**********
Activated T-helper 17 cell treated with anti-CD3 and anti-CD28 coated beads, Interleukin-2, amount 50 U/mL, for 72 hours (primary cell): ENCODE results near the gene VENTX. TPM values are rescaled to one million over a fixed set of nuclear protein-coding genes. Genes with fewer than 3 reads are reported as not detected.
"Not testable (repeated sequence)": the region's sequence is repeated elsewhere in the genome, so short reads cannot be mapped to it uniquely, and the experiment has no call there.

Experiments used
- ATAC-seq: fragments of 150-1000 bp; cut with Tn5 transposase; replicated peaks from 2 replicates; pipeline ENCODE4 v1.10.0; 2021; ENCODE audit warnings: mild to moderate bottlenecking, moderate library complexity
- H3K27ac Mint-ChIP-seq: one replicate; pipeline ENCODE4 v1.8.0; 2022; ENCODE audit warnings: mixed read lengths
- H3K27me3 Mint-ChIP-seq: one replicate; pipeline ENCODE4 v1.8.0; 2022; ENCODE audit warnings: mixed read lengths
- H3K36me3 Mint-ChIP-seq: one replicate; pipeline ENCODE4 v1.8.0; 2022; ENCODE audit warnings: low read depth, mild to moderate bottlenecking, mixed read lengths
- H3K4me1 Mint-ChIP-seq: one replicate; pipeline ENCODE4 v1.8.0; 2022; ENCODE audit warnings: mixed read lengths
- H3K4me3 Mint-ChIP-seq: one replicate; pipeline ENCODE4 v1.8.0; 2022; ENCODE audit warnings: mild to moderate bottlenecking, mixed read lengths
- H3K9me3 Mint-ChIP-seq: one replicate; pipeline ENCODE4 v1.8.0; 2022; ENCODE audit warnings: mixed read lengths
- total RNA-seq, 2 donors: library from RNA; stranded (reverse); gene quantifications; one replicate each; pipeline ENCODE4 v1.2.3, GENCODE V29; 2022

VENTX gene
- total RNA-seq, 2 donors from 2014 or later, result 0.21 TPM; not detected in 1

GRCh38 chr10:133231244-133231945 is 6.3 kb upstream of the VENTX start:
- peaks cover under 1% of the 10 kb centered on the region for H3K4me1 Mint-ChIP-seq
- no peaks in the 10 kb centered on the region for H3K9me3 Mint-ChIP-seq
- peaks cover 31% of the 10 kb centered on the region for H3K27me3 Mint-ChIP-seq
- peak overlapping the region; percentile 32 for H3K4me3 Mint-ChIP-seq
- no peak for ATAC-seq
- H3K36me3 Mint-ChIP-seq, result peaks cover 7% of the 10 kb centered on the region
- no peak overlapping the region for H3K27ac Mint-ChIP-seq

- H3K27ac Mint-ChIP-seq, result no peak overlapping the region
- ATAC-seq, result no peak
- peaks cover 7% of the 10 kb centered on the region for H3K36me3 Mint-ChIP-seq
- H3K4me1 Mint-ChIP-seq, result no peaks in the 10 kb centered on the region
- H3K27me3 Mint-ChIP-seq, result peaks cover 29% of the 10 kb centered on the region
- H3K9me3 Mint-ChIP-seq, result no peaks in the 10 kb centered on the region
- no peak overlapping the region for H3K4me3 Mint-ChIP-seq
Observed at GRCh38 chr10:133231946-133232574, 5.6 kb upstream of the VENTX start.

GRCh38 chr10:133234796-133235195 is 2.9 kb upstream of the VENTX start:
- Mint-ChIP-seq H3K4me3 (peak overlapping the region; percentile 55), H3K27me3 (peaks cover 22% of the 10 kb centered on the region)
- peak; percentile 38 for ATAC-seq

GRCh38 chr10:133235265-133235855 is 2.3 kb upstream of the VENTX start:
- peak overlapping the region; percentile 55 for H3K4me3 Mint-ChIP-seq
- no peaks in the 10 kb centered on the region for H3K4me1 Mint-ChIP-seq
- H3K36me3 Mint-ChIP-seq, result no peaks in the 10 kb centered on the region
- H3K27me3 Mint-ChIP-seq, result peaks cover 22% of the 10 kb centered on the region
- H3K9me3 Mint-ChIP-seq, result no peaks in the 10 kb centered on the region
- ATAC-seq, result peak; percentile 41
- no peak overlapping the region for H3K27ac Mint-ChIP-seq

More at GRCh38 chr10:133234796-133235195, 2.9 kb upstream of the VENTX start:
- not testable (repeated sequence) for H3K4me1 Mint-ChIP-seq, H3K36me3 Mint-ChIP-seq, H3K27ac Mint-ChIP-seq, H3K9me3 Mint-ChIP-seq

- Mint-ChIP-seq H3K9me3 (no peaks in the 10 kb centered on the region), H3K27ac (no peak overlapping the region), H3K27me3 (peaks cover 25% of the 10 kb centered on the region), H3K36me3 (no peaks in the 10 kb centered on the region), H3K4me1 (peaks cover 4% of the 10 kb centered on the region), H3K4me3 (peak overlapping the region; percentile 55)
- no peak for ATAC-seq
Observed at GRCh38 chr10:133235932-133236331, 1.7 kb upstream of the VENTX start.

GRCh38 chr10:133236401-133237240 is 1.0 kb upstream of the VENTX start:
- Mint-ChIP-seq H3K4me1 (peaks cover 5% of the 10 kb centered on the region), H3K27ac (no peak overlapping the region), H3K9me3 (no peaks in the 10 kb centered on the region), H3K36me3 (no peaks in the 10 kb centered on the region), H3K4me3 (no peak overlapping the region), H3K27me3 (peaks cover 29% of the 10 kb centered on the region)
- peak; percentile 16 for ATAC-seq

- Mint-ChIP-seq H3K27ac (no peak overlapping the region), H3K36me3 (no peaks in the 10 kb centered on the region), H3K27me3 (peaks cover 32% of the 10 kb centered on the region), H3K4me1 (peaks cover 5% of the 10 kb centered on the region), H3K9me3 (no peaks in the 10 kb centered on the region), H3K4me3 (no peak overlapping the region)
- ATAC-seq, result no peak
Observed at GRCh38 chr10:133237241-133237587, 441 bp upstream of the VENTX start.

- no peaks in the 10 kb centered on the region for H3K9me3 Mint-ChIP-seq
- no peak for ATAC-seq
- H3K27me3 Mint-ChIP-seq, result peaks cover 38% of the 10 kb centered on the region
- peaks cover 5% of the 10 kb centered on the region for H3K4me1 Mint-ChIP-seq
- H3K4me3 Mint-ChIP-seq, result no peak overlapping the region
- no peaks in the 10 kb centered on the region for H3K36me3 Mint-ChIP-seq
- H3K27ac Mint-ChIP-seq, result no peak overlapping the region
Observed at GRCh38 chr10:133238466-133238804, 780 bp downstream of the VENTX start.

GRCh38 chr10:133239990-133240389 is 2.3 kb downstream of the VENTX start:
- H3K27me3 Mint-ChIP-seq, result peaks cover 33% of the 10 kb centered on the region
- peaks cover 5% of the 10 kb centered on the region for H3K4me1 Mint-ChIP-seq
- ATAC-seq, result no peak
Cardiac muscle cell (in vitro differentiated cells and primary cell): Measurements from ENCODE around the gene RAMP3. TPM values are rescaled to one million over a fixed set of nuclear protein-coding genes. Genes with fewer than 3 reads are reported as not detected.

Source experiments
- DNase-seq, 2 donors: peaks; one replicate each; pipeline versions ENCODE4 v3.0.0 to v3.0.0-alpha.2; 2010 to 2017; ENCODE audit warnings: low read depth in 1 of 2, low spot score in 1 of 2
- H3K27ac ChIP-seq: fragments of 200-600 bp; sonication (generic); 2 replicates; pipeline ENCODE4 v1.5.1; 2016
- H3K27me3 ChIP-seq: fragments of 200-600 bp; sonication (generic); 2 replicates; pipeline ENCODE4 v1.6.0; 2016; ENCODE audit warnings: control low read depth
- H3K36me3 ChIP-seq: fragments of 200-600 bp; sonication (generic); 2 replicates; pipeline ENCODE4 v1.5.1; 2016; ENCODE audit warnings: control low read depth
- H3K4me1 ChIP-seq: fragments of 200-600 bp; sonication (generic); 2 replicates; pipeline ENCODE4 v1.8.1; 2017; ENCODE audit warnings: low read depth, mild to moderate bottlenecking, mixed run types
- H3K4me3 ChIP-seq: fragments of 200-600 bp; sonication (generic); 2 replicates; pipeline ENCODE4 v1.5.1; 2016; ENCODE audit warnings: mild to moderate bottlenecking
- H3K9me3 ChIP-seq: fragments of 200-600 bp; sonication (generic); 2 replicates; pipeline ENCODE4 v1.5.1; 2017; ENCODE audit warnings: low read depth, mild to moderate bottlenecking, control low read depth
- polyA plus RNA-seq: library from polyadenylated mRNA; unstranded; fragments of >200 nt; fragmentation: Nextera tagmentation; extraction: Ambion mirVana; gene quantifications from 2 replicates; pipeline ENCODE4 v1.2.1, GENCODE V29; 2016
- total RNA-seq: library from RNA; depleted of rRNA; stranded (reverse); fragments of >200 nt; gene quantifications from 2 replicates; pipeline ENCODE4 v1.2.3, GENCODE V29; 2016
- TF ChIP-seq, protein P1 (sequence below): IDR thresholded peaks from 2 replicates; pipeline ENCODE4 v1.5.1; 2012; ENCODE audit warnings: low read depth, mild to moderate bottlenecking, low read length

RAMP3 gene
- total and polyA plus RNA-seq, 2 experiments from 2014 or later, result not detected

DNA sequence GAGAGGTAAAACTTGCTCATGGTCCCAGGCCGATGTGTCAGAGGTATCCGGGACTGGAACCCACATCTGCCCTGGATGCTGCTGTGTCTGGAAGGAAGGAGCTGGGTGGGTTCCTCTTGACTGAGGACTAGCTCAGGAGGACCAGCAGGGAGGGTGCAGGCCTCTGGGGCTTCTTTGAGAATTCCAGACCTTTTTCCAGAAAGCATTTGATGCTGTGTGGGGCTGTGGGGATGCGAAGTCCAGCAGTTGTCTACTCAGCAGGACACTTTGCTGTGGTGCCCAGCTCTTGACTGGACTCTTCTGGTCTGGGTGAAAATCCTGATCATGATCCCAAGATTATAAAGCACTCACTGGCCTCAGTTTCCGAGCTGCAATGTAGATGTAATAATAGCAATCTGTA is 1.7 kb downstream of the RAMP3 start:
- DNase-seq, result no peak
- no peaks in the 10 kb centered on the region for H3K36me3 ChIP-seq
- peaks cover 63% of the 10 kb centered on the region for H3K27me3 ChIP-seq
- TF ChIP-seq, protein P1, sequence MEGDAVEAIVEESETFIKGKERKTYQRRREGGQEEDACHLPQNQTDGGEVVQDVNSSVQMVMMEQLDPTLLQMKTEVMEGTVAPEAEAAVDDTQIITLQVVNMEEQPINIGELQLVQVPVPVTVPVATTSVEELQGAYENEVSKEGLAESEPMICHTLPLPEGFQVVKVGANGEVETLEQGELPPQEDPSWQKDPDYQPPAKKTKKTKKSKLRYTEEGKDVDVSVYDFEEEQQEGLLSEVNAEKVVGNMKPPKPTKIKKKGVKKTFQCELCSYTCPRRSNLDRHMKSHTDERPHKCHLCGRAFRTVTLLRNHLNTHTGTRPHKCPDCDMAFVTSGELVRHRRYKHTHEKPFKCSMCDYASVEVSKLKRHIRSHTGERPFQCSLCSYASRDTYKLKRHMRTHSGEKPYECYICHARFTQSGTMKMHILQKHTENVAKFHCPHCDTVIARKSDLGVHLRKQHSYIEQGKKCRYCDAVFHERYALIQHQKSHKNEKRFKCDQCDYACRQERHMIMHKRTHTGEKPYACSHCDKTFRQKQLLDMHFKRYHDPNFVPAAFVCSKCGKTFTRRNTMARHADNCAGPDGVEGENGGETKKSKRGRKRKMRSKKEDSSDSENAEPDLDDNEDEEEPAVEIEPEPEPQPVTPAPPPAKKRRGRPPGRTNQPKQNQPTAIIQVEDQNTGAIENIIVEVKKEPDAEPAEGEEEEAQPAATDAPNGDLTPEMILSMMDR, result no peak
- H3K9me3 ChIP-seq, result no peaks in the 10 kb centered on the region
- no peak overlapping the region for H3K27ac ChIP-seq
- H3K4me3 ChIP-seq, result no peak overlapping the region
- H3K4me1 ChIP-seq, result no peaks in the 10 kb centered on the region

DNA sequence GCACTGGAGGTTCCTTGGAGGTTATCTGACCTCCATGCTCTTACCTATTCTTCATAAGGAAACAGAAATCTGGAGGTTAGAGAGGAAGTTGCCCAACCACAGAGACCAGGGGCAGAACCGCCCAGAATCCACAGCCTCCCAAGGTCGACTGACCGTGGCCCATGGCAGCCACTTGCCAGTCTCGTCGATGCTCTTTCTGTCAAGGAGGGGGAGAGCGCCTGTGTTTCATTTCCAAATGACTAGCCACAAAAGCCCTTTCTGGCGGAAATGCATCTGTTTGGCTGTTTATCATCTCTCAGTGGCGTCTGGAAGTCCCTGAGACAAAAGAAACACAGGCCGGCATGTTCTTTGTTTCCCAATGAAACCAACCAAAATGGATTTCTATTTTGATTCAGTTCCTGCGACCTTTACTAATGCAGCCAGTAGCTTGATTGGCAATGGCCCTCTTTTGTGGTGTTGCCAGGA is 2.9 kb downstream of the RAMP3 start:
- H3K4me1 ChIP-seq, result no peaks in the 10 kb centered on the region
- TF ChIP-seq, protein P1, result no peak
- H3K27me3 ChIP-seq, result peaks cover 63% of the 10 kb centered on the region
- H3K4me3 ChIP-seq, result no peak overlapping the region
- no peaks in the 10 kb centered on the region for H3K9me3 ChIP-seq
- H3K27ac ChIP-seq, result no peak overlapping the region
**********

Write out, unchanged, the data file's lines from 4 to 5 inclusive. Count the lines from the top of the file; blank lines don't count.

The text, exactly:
- ATAC-seq: fragments of 150-1000 bp; cut with Tn5 transposase; replicated peaks from 2 replicates; pipeline ENCODE4 v1.10.0; 2021; ENCODE audit warnings: mild to moderate bottlenecking, moderate library complexity
- H3K27ac Mint-ChIP-seq: one replicate; pipeline ENCODE4 v1.8.0; 2022; ENCODE audit warnings: mixed read lengths